Jen Clausen – 2008 Essay

“What Gay Hockey Means to Me” by Jen Clausen

Just like every other grade school kid, I was acutely aware of every minuscule difference separating me from my classmates. I was taller than everyone else. My family didn’t own a television. My mom made my peanut butter and jelly sandwiches on ├╝berhealthy whole wheat bread instead of squishy Wonderbread. Clearly I was a freak.

In the locker room in seventh grade gym class a popular girl with no freakish tendencies asked me if I was a dyke. I said I didn’t know. I had never heard that word before. I quickly learned what dyke meant, what gay meant. It meant bad, stupid, disgusting. The popular girl shouted for the gym teacher and announced that she didn’t feel comfortable sharing a locker room with me.

The more I heard about dykes and fags and homos, the more desperate I felt.”Please, please, please don’t let me be gay,” I begged in my head. “I’m already different enough. I’m already tall and weird.” Tall girl. Weird girl. Gay girl?

Somehow I got trapped in this stage of desperate denial. Even when I knew for sure, in my heart of hearts, that I liked girls, I told myself it was just a phase. It would go away. If I acted like a “normal girl” on the outside, I would feel like a “normal girl” on the inside.

So I kept my guard up and made many misguided attempts at being straight. I zombied my way through middle school and high school and into college. I still wouldn’t allow myself to show on the outside what I felt on the inside.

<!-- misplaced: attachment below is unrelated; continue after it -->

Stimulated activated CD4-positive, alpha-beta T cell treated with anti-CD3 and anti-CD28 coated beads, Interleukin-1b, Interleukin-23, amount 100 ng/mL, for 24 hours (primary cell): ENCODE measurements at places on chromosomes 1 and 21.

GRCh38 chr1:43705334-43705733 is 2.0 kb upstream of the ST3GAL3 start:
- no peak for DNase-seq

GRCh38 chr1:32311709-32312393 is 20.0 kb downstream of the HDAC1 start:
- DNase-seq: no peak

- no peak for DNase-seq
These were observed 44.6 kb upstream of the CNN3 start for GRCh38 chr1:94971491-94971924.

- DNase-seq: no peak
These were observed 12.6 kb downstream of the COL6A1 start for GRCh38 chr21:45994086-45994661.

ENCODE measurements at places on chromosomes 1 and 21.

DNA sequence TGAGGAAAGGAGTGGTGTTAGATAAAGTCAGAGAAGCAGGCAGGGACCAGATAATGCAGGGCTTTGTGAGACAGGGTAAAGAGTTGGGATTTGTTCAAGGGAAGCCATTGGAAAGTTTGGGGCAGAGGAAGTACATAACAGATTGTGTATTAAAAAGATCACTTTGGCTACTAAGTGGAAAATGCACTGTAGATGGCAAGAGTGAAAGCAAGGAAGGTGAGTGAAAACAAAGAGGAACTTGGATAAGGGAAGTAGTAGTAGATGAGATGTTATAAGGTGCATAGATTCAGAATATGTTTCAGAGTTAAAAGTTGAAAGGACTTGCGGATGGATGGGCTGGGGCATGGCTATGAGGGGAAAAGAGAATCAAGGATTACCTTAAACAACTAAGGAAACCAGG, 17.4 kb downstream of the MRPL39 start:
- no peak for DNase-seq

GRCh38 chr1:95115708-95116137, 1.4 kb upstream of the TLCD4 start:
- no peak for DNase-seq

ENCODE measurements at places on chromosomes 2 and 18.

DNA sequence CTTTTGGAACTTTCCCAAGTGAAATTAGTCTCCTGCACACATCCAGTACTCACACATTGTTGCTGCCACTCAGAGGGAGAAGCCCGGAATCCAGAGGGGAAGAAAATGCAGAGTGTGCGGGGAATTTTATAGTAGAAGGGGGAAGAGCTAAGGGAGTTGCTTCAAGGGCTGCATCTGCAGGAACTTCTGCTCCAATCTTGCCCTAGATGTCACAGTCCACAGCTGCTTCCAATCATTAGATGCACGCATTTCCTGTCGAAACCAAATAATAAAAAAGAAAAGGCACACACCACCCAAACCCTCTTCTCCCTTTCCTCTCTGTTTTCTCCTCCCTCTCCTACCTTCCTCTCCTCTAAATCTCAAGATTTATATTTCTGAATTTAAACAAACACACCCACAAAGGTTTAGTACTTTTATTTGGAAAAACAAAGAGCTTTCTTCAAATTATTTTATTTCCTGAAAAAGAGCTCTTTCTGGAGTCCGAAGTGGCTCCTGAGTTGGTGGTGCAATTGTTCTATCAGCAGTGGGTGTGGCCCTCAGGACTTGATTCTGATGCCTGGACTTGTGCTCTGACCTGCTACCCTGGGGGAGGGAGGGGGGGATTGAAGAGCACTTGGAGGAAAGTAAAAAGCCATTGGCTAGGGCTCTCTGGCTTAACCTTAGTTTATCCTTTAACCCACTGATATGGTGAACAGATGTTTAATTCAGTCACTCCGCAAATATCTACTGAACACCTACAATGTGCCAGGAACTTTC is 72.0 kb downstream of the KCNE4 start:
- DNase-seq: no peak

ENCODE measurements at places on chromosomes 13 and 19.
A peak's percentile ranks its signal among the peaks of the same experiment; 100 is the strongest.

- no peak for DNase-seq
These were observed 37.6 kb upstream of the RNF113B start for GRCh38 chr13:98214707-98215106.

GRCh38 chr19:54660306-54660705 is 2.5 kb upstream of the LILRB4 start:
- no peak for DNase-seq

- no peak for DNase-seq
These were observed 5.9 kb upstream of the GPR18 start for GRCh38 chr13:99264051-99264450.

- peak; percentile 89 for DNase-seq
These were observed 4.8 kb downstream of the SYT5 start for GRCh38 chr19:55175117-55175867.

After college I moved back home. I floundered about socially for a year, and then finally decided to reach out. I happened to mention to my friend and painting buddy, Chris Gargan, that I might possibly maybe perhaps be interested in playing a team sport. He suggested I come play gay hockey because “it’s beginner friendly and you get to wear lots of padding.” That has certainly been my experience. It is nice to be part of a group where I can have fun, learn a new skill, and feel free to be myself. I am just now starting to feel comfortable with myself after feeling like a awkward misfit for so long. Self acceptance has been very liberating.

And (to my relief) my utter lack of hockey experience has not been a deficit. In September I could barely skate or hold a stick, much less do these two things at once. My legs flailed comically as I thrashed about with my hockey stick. My backside got more ice time than my skates. I was offsides at least once per period. And I was head-over-heels in love with hockey.

I still flounder diligently on the ice. I practice skating at the Shell. I go to UW hockey games. And I am meeting so many wonderful people with all sorts of backgrounds who, like me, have become hockey addicts. As I am learning about hockey, I am learning about myself. I am learning to just get out on the ice and play even if it’s scary. I am learning to just be myself even it’s scary. The MGHA is a fun, friendly, supportive organization. I wish I had found a group like this years ago. But it’s good to be here now.